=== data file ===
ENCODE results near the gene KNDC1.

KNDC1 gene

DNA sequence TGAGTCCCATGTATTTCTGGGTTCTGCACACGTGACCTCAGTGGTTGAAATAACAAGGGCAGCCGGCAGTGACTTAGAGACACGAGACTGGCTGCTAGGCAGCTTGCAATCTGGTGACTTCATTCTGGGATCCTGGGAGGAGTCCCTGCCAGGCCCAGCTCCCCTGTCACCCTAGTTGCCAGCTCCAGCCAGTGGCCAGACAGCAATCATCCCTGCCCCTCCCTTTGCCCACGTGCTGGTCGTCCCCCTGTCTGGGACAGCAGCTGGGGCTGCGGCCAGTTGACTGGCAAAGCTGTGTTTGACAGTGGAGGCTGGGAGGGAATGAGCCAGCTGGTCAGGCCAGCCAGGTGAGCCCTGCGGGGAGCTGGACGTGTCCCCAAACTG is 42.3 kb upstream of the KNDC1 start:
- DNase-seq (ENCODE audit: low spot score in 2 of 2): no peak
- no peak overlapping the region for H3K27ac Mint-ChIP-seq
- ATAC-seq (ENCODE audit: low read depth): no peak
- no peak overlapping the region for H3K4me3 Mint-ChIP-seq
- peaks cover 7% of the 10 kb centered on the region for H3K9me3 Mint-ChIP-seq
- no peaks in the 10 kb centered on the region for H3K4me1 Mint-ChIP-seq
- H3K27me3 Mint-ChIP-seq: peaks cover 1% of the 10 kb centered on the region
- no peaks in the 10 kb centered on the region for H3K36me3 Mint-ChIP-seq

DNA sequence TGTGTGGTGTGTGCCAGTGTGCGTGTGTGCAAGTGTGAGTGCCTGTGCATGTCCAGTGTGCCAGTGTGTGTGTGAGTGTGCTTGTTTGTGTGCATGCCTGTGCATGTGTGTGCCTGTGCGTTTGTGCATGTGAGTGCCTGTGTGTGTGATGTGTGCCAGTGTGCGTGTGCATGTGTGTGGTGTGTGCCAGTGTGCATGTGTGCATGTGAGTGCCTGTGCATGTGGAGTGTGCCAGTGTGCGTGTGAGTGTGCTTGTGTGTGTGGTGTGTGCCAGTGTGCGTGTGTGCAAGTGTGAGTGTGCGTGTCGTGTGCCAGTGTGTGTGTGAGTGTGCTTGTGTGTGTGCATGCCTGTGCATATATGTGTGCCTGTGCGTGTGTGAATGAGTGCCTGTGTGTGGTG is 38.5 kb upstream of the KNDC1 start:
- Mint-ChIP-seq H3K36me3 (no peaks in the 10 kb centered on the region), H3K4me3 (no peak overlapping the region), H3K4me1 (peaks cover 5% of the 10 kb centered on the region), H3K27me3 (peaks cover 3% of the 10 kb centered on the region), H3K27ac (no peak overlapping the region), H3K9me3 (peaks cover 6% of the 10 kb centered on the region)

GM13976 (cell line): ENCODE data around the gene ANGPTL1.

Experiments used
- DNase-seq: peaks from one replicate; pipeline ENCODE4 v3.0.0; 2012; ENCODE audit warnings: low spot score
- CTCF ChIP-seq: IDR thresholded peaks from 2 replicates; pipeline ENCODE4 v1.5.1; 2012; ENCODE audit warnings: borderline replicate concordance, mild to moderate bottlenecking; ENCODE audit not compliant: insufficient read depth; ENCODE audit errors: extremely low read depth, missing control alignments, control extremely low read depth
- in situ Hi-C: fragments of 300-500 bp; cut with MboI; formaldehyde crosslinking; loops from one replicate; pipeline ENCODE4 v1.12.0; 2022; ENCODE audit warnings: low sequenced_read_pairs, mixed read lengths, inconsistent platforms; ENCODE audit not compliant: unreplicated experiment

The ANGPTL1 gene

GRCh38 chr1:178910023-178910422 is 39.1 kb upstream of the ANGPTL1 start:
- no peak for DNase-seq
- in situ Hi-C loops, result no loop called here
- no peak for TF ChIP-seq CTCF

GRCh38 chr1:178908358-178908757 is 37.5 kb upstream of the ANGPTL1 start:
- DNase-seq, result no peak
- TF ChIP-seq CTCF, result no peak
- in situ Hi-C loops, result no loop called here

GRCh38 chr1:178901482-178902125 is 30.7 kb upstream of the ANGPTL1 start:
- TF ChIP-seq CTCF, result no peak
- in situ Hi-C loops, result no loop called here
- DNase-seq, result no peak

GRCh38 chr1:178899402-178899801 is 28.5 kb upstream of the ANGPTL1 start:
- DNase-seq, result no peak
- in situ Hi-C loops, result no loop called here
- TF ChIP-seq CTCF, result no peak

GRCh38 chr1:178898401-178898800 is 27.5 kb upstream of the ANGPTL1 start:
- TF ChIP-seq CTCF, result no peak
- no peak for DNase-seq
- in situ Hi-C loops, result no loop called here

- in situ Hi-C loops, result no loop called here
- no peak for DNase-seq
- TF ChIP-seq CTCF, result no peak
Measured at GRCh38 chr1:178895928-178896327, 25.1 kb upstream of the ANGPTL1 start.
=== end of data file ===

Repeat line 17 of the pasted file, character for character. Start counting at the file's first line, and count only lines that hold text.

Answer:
- CTCF ChIP-seq: IDR thresholded peaks from 2 replicates; pipeline ENCODE4 v1.5.1; 2012; ENCODE audit warnings: borderline replicate concordance, mild to moderate bottlenecking; ENCODE audit not compliant: insufficient read depth; ENCODE audit errors: extremely low read depth, missing control alignments, control extremely low read depth